This white china cup is an ideal subject because its faceted sides make the stepwise transitions from light to shadow abundantly clear. All these steps can be carefully modulated with the washes, and the process is immensely faster than charcoal. Plus the tones are smoother and purer. But it takes practice to do such an accomplished study, since you have to lay down the tone and leave it: you can't scrub on it or tweak it forever.

People through history seem to be conflicted about whether to call such a study a drawing or a painting, so they're often referred to as a "wash drawing." I love the fact that it's on the boundary line between drawing and painting.

Instead of sepia, you can use lampblack, ivory black, burnt umber, or Payne's grey, each of which has a slightly different character.

Watercolor in the Wild buy
Color in Sketching and Rendering by Arthur Guptill (1935) Highly recommended, and it hasn't been reprinted.

Tuesday, August 26, 2014

Don't throw out your old watercolors!

Instead, seal them in big glass jars. I've got mine in four jars: "Juicy New Tubes," "Semi-Dry Tubes," "Dried Out Tubes," and "Pans Full and Empty." The airtight jars keep the tubes from drying out any further.

I use the new tubes for refilling empty pans. If the semi-dry ones are still squeezable, they can work even better for refilling, because they don't drip liquid. You can cut open the dried out tubes with a sharp knife. The pigment is often tar-like in consistency and can usually be scraped out with a palette knife. A little water pressed in with an old spoon is usually enough to reactivate them. If you're handling toxic pigments with your fingers, remember to wear gloves.

My jar of pans is a graveyard of colors I've dumped from sets because I wasn't interested in them. Sometimes I change my mind and give those refusés another try. Every six months or so, I change my palette selection to keep myself off balance.

If I'm sure I don't want an old pan color, I pry out the color so that I can fill the empty pan with a new tube color. After refilling it, I put it on the sill of a sunny window and let it dry out for a week or two. If it cracks after drying, just fill in the cracks with more liquid color and let it dry again (thanks Jobot).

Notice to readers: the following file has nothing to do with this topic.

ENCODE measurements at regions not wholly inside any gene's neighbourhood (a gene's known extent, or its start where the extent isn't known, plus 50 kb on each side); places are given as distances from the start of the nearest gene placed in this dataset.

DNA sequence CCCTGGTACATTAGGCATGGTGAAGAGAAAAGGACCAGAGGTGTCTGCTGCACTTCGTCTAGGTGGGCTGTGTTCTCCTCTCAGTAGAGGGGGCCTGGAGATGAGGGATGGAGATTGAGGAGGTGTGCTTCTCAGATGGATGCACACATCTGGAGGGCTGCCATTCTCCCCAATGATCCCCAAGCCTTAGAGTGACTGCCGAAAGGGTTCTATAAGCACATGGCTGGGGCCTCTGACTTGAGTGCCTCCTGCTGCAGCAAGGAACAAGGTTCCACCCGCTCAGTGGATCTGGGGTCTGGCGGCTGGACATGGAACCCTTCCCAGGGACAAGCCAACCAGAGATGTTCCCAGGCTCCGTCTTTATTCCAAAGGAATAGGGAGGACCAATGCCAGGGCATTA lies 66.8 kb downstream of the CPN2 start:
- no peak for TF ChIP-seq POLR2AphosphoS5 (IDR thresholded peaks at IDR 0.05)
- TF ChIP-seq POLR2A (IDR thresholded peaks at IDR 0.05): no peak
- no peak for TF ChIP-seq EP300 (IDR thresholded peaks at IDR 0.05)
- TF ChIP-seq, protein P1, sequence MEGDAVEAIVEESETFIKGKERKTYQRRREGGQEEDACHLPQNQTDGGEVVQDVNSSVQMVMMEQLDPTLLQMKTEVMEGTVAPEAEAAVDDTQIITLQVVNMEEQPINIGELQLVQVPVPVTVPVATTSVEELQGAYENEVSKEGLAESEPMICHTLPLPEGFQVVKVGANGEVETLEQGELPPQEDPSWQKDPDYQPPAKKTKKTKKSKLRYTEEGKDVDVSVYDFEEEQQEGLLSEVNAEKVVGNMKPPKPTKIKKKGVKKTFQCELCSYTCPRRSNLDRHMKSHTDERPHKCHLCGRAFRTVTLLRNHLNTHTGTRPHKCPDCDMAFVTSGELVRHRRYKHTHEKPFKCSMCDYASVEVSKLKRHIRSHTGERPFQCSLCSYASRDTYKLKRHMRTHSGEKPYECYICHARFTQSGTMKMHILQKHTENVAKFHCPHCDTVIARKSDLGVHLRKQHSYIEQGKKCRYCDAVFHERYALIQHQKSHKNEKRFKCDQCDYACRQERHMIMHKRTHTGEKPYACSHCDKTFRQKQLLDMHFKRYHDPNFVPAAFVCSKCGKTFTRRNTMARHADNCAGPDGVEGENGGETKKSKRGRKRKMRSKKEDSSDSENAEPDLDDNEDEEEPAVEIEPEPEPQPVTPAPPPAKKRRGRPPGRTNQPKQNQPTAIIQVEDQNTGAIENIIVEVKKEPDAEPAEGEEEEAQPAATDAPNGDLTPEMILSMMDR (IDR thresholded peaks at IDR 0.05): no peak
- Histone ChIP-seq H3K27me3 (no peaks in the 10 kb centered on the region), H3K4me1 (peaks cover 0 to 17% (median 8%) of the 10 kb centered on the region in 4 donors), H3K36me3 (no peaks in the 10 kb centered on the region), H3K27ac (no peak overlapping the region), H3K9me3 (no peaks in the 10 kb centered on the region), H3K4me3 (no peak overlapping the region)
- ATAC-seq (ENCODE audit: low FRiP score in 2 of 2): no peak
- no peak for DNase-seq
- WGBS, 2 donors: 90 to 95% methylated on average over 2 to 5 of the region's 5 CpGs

To cure the pigment from drying too crumbly, add a little gum arabic to it. Gum arabic is the binder or gluey stuff that holds watercolor together. You can get it in powdered form and it's non-toxic. It's also used for gluing cigars and making royal icing more shiny. You can even use gum arabic to make your own watercolors out of your dry eye shadow or dry pigments. (thanks, DKVision and Jobot).

Check out my video:Watercolor in the Wild by James Gurney
Big post about materials

Monday, August 25, 2014

How do we move when we breathe?

(Direct link to YouTube video)

How does your body move when you breathe? Well, of course the rib cage expands and contracts, but surprisingly the movement is more up and down than it is in and out, says Michael Black, co-author of a computer graphics study presented at the recent Siggraph.

There are many more small but observable movements going on. The arms push out, the head goes back and forth, and the spine flexes. The movements are slightly different for "stomach breathing" compared to "chest breathing," something that singers are very conscious of. One possible flaw in the methodology of this study is that subjects were asked to "breathe normally," a sure way to make them breathe unnaturally.

Once you learn to recognize the subtle body changes that accompany breathing, you won't look at a posed model the same way, and you'll notice actors in movies controlling their breathing as part of their performance.

Animators will be able to input this breathing data with simple controls, including a spirometer, which records breathing volume. In the future, when actors record their voice parts for CG animated films, they'll be able to record their breath acting as well. That information will yield a more believable and lifelike performance, whether the character they're playing is a realistic human or a talking turnip.

The authors are: Tsoli, A., Mahmood, N. and Black, M.J.,
The paper is entitled: "Breathing Life into Shape: Capturing, Modeling and Animating 3D Human Breathing"

Sunday, August 24, 2014

Dinotopia at the Children's House

Dr. Jo Ann Leggett, director of the Children’s House preschool of Victoria, Texas recently completed a Dinotopia-themed project for the school’s summer program, and she sent some photos to share.

Dr. Jo says: "Children delighted in all the books," and they learned about geography from the Dinotopia map.

They tried "plank walking," a Dinotopia game that I introduced in "Journey to Chandara."

To succeed at plank walking, everyone has to pull the ropes and lift their feet together as a team.

"Dinotopia is our 'most-looked-forward-to' unit at the school. Thank you for your inspiration," says Dr. Jo.